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National Columnist

Officials wanted more respect; now that they have it, they deserve more scrutiny


Now that the regular NFL officials made their point, earned their money and contributed to the hysteria that engulfed the first three weeks of the season, they get what they wanted:

They get to be treated like professionals.

Careful what you ask for, Mr. Official, because you're about to get it. Want more money? You're getting it. More respect? Getting that, too.

But with all of that should come, will come, more scrutiny. NFL officials haven't exactly worked in anonymity in recent years -- their names and field assignments have been printed on the official statistics handed out to media at games -- but until now that section was an afterthought. Maybe we in the media would scan the names to see if our game was getting a star like heavily muscled Ed Hochuli ... or that clown who oversaw the 2008 disaster between San Diego and Denver, a guy whose name is, um, Ed Hochuli.

Before this labor impasse established the importance of having the best officiating available -- and clearly defined the difference between a replacement and the real thing -- we would sit in the press box before kickoff and we would look at the officials' names. But it didn't matter. You as readers didn't care, so we in the media didn't care. Not unless someone screwed up as badly as Ed Hochuli screwed up that 2008 game in Denver, when Broncos quarterback Jay Cutler fumbled deep in San Diego territory but Hochuli misread it as an incompletion. He whistled the play dead, allowing Denver to retain possession. The Broncos scored the winning points with 24 seconds left.

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If something atrocious like that happened, OK, the errant official got his name in the story. Otherwise, officials floated under the radar. Maybe a blown call in the second quarter stopped a drive, or extended it. At the time it seemed like a big deal, but by the end of the game, not so much. A lot happened after that -- big plays made by actual players, and the public prefers reading about actual players. Truth be told, the media prefers writing about them, too. So that blown call in the second quarter? We sort of let it slide.

Not anymore, Mr. Official.

You wanted to be treated like big boys, and given how much the NFL suffered in your absence, apparently you deserve to be treated like big boys -- so that's the way it's going to be. You're now part of the story. To whom much is given, much is expected.

And you've been given a lot.

So we expect a lot. At least, we better. Or maybe we won't, not after a week or two of watching the officials closely, really closely, too closely, and then deciding that's not fun at all. They're just officials, right?

Maybe this storyline will pass like so many of them do, replaced by another flavor of the month. A couple years from now, we'll look back on that replacement official nonsense from 2012 and wonder why we cared so much. It was like the Y2K bug or something. Lots of discussion, no real impact. Right?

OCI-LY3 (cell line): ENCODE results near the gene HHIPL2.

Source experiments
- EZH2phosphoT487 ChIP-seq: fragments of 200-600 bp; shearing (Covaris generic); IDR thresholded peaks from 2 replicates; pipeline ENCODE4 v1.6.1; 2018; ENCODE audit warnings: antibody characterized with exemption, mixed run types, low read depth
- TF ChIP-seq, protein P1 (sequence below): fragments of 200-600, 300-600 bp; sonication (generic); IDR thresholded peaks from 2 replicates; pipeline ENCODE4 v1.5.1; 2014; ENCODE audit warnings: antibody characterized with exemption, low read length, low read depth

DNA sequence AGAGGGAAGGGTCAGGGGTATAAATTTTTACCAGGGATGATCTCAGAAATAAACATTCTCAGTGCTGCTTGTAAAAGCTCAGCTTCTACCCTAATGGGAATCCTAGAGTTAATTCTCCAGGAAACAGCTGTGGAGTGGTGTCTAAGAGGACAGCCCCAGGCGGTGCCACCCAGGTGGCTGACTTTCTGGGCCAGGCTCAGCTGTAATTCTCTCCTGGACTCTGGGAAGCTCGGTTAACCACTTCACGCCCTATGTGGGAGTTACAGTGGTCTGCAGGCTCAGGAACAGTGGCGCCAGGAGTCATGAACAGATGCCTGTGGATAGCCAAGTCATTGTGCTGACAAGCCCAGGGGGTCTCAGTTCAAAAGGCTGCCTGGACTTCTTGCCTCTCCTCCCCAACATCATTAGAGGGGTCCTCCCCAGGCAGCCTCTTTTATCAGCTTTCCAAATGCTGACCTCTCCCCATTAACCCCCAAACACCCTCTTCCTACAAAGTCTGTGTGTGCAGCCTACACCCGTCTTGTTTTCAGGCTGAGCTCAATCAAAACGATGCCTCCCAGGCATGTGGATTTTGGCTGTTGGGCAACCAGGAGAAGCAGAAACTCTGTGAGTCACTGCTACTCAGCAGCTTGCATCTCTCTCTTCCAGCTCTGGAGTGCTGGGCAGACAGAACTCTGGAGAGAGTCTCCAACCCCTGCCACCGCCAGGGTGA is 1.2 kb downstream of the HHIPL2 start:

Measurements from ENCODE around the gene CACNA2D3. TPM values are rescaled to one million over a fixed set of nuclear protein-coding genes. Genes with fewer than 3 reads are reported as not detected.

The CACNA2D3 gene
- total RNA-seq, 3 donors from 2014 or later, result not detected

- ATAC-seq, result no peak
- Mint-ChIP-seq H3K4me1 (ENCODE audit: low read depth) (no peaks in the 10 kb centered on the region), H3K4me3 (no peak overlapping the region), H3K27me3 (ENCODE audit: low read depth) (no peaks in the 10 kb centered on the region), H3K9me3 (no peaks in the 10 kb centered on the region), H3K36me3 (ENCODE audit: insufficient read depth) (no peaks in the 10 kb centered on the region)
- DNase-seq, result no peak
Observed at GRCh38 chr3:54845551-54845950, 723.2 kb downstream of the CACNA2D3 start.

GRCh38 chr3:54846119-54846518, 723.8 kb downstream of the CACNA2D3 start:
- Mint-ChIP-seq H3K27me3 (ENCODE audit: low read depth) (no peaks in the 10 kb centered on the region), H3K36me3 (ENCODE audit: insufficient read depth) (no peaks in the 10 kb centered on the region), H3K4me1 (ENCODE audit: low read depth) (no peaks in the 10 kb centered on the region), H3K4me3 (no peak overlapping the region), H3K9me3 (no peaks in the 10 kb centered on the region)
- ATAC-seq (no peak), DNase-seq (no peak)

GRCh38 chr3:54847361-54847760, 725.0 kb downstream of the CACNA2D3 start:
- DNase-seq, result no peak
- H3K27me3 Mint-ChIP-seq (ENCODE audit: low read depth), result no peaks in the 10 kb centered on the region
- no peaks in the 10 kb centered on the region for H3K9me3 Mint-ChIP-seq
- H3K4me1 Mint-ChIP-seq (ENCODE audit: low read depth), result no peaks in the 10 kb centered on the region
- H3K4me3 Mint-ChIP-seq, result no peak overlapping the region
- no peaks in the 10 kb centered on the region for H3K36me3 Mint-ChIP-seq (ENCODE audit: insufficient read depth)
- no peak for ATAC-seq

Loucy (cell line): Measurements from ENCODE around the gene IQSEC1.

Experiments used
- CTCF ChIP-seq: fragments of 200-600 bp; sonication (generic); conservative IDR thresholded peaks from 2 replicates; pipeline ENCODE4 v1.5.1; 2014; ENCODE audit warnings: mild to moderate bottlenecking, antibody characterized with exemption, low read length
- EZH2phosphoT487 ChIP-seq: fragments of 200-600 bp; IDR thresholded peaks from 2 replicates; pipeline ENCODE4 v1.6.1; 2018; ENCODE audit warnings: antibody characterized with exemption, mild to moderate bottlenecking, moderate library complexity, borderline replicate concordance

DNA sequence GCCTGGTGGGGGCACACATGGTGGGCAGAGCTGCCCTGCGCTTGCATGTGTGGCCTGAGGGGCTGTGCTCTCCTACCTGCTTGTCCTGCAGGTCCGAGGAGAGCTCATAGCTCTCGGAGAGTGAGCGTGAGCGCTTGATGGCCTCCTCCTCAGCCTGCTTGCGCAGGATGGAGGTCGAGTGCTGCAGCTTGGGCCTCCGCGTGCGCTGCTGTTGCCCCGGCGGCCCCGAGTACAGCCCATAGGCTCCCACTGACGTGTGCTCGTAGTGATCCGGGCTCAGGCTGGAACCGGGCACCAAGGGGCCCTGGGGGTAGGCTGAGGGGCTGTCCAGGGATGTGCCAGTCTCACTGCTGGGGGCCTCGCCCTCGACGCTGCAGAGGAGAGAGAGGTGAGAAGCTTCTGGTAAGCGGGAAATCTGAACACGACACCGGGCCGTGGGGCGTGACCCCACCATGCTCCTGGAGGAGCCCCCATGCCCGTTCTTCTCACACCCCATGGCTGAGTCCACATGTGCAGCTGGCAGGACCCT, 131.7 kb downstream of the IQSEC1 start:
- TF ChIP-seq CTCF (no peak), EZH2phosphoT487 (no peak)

Wrong. I hope so, anyway. For three weeks, this was all we heard about in the NFL. Any idea who's leading the league in rushing? Three games into the season, who are the top MVP candidates? Haven't heard much about Ndamukong Suh or James Harrison. Are they playing nice?

Nobody knows, because nobody cares. For three weeks it has been all officials, all the time, and for that I blame lots of folks. The replacement refs, whose incompetence led to a series of misadventures. The media, me included but also mean-spirited TV bullies like Al Michaels, for fixating on this storyline. NFL owners and commissioner Roger Goodell for allowing the integrity of their game to be blown about by that replacement official from the Lingerie Football League.

And I blame the regular officials themselves, locked out but not innocent victims. Bargaining requires something of both sides, so deals are reached -- or not -- thanks to both parties. And once a deal wasn't made in time for the regular season, the regular refs used their influence in the college game to make sure competent replacements weren't available to the NFL.

That was their right as union members trying to strengthen their position, but you know what? I'm not a member of their union. That didn't help me, or you, at all. As far as you and I are concerned, the regular refs took a bad situation and made it worse by pushing the NFL into a corner with Lingerie League officials and the side judge whose Facebook page outed him as a Saints fan, even as he was preparing to officiate a Saints game.

This thing was a joke from Day 1, and the joke was on us, and the joke was told, in part, by the officials who are back in business. They bargained hard and they won. They made Roger Goodell blink, and most of the time I would be fine with that. Talk about a bully? Roger Goodell is the worst kind, the kind who judges, punishes and then shoots down the appeal. A loss for Goodell is a win for good, most of the time.

But not this time. This time, the only winner in the standoff between the NFL and the officials was the officials. They wanted a lot, and they got it. They earned it. Congratulations to them for determining their worth, and that's a sincere statement.

But so is this: The stakes just went up. Officials -- the right officials -- are obviously an integral part of the NFL. They will be paid as such. They will be considered as such.

They better be damn good.

And when they're not, they better be damn accountable.

Gregg Doyel is a columnist for CBSSports.com. He covered the ACC for the Charlotte Observer, the Marlins for the Miami Herald, and Brooksville (Fla.) Hernando for the Tampa Tribune. He was 4-0 (3 KO's!) as an amateur boxer, and volunteers for the ALS Association. Follow Gregg Doyel on Twitter.

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